Could HSUS Become a Real Humane Society?

HumaneWatch readers are familiar with the basic facts about the Humane Society of the United States that many Americans don’t (yet) know: HSUS is an animal rights group that shares less than one percent of its budget with hands-on pet shelters and doesn’t run a single pet shelter of its own anywhere.

That last bit may be about to change.

The Idaho Press reports that HSUS wants to take over the Canyon County Animal Shelter in the town of Caldwell:

County commissioners announced last month they intend to cut funds to the Canyon County Animal Shelter from about $900,000 a year to about $300,000 a year because of decreased county revenues. The $300,000 a year would cover utility costs and basic maintenance of the building….

[T]he Canyon County Animal Shelter Blue Ribbon Committee had recommended the county fund the shelter at $500,000 a year with dog licenses and other revenue making up the difference….

The new proposal also takes operation of the shelter out of the hands of the county, establishes an animal shelter board and seeks to find an outside organization to operate the shelter. The Humane Society of the United States has contacted the county about running the shelter, but no agreement has been reached. [Emphasis added.]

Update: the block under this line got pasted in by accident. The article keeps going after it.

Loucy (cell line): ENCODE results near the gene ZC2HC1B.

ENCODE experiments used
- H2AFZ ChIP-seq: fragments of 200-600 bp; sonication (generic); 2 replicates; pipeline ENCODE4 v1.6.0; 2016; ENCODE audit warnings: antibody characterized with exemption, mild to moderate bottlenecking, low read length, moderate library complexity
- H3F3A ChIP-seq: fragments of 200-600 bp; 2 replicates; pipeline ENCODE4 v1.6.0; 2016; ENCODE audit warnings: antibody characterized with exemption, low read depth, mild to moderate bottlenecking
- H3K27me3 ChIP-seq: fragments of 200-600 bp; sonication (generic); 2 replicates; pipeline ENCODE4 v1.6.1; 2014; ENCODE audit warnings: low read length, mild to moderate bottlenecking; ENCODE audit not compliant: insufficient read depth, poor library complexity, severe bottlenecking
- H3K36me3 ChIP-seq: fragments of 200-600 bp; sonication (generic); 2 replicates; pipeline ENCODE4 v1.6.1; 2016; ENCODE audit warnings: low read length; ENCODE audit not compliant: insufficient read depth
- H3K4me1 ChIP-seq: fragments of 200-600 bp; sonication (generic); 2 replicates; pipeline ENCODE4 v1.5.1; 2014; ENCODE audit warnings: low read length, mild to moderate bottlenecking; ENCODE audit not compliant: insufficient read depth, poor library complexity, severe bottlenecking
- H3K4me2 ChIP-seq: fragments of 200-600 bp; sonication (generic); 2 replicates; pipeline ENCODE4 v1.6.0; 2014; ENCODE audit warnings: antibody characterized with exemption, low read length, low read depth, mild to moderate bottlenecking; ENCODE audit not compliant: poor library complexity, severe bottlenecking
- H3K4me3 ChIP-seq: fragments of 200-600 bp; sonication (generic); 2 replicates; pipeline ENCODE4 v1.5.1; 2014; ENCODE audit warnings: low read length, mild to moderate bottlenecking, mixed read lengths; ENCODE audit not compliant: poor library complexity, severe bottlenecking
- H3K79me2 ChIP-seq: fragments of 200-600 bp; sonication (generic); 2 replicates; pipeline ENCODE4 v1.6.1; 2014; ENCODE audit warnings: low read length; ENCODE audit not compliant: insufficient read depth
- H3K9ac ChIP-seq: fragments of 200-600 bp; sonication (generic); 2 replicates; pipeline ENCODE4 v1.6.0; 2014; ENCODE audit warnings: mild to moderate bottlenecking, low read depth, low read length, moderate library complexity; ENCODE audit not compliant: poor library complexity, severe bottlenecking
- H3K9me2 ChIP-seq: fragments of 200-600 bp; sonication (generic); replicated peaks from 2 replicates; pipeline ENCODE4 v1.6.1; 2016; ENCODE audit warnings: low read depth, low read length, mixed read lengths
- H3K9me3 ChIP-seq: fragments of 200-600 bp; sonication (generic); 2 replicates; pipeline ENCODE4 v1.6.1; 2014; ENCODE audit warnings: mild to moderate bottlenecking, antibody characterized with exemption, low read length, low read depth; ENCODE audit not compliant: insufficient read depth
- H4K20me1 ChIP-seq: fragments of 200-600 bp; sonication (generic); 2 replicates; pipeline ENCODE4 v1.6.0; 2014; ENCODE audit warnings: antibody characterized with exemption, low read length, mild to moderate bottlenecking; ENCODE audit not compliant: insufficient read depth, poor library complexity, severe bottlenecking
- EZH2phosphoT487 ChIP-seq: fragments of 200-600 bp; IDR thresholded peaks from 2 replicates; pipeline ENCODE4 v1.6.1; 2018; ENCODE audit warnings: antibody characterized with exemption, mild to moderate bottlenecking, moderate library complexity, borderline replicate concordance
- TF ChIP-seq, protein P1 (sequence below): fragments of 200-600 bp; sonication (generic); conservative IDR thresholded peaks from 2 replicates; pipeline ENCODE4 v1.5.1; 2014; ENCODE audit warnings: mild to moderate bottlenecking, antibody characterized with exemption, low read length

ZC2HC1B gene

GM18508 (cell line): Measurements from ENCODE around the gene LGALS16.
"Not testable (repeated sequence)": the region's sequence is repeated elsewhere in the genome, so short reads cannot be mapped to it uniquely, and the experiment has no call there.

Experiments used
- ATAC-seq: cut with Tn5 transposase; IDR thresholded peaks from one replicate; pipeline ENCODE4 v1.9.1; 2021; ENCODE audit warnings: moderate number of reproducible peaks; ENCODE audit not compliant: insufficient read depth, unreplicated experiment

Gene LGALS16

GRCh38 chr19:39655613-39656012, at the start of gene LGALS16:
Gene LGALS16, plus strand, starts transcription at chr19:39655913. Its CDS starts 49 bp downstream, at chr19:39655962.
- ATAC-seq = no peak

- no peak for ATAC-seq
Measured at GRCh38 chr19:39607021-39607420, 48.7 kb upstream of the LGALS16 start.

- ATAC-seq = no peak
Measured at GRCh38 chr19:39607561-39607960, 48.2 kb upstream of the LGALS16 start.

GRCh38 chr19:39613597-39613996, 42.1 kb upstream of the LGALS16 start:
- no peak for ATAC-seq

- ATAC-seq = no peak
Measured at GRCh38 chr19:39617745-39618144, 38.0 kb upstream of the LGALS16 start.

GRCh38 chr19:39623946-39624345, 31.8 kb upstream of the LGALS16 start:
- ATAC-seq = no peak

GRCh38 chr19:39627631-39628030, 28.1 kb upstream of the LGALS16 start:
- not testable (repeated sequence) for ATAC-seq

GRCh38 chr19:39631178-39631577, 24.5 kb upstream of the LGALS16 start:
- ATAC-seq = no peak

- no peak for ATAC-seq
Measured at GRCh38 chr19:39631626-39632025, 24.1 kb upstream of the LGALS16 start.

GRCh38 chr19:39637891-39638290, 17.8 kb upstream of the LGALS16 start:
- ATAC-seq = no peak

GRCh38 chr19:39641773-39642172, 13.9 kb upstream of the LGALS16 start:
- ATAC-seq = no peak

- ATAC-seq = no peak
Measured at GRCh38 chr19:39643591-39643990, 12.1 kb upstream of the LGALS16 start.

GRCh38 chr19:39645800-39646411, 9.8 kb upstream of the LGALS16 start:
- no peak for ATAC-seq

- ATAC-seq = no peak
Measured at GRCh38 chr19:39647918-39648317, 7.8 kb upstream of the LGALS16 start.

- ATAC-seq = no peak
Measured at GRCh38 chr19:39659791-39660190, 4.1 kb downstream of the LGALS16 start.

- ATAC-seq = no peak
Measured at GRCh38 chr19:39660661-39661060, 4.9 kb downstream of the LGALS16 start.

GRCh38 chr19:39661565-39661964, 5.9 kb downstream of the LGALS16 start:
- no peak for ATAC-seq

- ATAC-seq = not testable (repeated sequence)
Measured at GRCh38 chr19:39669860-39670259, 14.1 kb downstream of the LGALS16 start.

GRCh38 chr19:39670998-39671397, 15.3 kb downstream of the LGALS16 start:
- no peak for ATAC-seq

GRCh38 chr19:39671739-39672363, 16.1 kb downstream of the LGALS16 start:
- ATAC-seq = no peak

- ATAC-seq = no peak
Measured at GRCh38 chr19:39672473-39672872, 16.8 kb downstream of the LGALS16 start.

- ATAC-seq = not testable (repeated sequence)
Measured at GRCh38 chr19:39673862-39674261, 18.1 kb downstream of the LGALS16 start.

If HSUS is truly interested in rolling up its institutional sleeves and operating this animal shelter, and it’s finally willing to spend serious money doing what its donors expect, good for them.

But why start doing the right thing all of a sudden?

It’s possible that this is just a PR move. HSUS is not happy with our efforts to correct potential donors’ misperceptions. If HSUS begins to operate just one pet shelter, we certainly won’t be able to say that the group “doesn’t run” any.

Managing a token pet shelter for PR purposes would be the height of cynicism. But so is calling yourself “the humane society” while siphoning millions of dollars into activities that have nothing to do with rescuing pets.

It’s always a possibility that Canyon County won’t want to work with HSUS. (There are probably far more qualified shelter professionals available locally.) And a “proudly run by HSUS” emblem would come with baggage. We don’t imagine HSUS’s anti-hunting, anti-animal agriculture positions would be well-received in—of all places!— Idaho.

If this is just the tip of the spear, and HSUS is beginning a broader pitch to run many pet shelters, we’re not going to complain. If nothing else, maybe HSUS’s bean-counters will visit a few of those shelters and offer to write some checks. But until HSUS’s motives are clear, we’re reserving judgment.